Bc gas uncorked by neb decision on north montney mainline pipe 2018-05-24 natural gas intelligence electricity projects for grade 7

Rising British Columbia (BC) unconventional production will be redirected east and south across Canada and the United States under a pipeline approval granted Wednesday to TransCanada Corp. in the wake of a scrapped Pacific Coast liquefied natural gas (LNG) export terminal project.

NGTL estimates that the area holds 85 Tcf of recoverable gas and predicts production will grow five-fold into the range of 3.5 Bcf/d by the 2030s. The resource wealth is also driving BC gas processing and liquid byproducts delivery and export projects by other companies.

The NEB rejected opposition to the NMML by the Alberta government and gas producers that did not book any of its capacity. The critics said the project would worsen congestion of pipelines and markets for Western Canadian gas, further driving down already depressed prices for bottled up surpluses.

The NEB predicted that “as integrated North American markets continue to evolve, gas demand will continue to seek out low cost sources of gas supply. This could result in expansions on the NGTL System to accommodate North Montney production growth, as well as increases to export capacity.”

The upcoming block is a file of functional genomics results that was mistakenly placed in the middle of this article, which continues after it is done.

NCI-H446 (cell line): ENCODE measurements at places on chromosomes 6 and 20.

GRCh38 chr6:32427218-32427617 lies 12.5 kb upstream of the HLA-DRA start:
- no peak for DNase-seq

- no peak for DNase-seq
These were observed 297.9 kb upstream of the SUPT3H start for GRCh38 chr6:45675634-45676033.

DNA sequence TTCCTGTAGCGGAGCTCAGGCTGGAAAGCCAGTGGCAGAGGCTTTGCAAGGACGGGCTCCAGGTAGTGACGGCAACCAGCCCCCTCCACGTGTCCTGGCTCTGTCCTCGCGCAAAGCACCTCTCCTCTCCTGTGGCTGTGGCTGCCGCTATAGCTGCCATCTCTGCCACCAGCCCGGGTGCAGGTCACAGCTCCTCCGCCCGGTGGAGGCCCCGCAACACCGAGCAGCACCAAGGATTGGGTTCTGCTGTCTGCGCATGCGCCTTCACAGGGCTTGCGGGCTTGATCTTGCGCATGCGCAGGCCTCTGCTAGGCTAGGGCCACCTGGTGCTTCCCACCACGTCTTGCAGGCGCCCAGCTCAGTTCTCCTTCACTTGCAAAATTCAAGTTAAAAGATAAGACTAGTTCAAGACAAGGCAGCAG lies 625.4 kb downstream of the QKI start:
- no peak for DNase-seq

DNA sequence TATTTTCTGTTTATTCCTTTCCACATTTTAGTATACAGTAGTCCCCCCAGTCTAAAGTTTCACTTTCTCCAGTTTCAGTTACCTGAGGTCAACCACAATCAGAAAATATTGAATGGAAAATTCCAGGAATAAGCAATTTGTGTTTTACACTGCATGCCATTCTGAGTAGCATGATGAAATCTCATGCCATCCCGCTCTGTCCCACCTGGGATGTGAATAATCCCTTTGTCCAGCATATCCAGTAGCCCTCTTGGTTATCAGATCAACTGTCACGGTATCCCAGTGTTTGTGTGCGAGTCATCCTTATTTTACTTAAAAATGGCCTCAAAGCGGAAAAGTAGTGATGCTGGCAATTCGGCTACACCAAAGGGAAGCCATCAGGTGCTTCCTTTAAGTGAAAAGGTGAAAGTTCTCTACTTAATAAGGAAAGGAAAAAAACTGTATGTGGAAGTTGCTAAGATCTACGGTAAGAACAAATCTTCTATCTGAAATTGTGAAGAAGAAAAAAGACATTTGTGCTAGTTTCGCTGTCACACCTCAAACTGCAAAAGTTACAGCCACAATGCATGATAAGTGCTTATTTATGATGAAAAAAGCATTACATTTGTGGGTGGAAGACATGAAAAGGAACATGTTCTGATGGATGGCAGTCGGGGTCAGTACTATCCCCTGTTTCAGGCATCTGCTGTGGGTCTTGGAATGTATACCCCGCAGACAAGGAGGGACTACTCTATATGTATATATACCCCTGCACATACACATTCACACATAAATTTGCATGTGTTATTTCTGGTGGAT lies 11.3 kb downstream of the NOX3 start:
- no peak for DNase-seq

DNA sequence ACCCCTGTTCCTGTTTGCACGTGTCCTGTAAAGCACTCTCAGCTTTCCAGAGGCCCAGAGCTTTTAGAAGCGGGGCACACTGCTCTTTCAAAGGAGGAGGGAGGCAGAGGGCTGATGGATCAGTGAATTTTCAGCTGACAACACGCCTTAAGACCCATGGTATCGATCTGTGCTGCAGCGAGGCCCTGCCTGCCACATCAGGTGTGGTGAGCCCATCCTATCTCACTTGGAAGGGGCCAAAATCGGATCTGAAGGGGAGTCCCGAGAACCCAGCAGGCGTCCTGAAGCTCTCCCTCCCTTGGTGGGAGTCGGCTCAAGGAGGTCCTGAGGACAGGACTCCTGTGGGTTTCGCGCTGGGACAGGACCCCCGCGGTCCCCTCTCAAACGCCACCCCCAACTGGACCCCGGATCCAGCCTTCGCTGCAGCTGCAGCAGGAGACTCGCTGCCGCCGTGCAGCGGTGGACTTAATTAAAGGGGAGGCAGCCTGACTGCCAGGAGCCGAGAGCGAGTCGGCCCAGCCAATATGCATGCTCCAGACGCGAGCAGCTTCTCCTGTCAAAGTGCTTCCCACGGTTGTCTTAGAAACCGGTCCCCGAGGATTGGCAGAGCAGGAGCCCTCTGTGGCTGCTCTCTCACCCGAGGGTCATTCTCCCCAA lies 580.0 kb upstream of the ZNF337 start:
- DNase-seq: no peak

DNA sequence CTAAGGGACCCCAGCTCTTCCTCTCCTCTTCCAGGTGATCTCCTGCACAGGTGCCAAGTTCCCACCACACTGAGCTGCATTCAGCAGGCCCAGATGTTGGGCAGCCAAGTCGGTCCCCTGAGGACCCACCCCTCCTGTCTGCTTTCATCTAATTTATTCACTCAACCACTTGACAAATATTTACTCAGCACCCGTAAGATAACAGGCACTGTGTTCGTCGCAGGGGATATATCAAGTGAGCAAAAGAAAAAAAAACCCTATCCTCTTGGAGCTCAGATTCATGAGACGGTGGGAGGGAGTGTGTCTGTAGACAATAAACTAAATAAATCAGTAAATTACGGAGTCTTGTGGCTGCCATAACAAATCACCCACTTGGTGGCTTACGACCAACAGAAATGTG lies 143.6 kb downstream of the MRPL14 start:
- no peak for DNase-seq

The NMML schedule sought swift completion in 2019. Lengthy hearings on the project delayed the planned early 2018 start on construction. However, TransCanada on Thursday predicted the 2019 in-service target can still be hit if work begins before the end of the year.

TransCanada President Russ Girling described the NMML as a “critical piece of energy infrastructure to natural gas producers and downstream markets throughout Canada and the United States…These facilities are critical to the timely and economic development of the tremendous natural gas resource in the North Montney play."

The decision complicated the project outlook by granting a partial victory to the project’s critics, as well as BC pipeline rival Westcoast Energy. The NEB ordered TransCanada to devise new, potentially more expensive tolls than the original low-cost financial blueprint for the NMML.

The board agreed with the critics that TransCanada plans to charge standard, low “rolled-in” or “postage-stamp” tolls for the NMML could cause “excessive cross-subsidization” by shippers that only use other parts of the NGTL grid. The TransCanada regime, born in Alberta, is also potentially unfair competition in BC against Westcoast, the board added.

“Unlike, for example, the addition of looping or a compressor station along existing pipeline right-of-way, which would be physically used by both new and existing system shippers, the North Montney Mainline is in a distinct right-of-way beyond the terminus of the existing NGTL system, and will only be physically utilized by an identifiable set of shippers,” the NEB said.

The ruling allows use of rolled-in tolls for the first year of NMML operation. After that “provisional period” TransCanada is required to propose a new regime or raise rates by defaulting to a “stand-alone” or “stacked” charge covering 100% of the new line’s cost without spreading it across all traffic on the NGTL grid.

Another 785 MMcf/d of NMML service has been sold to Kelt Exploration; Aitken Creek Gas; Painted Pony Petroleum Ltd; Arc Resources; Saguaro Resources; Black Swan Energy; Tourmaline Oil; Canbriam Energy; ConocoPhillips Canada, and UGR Blair Creek.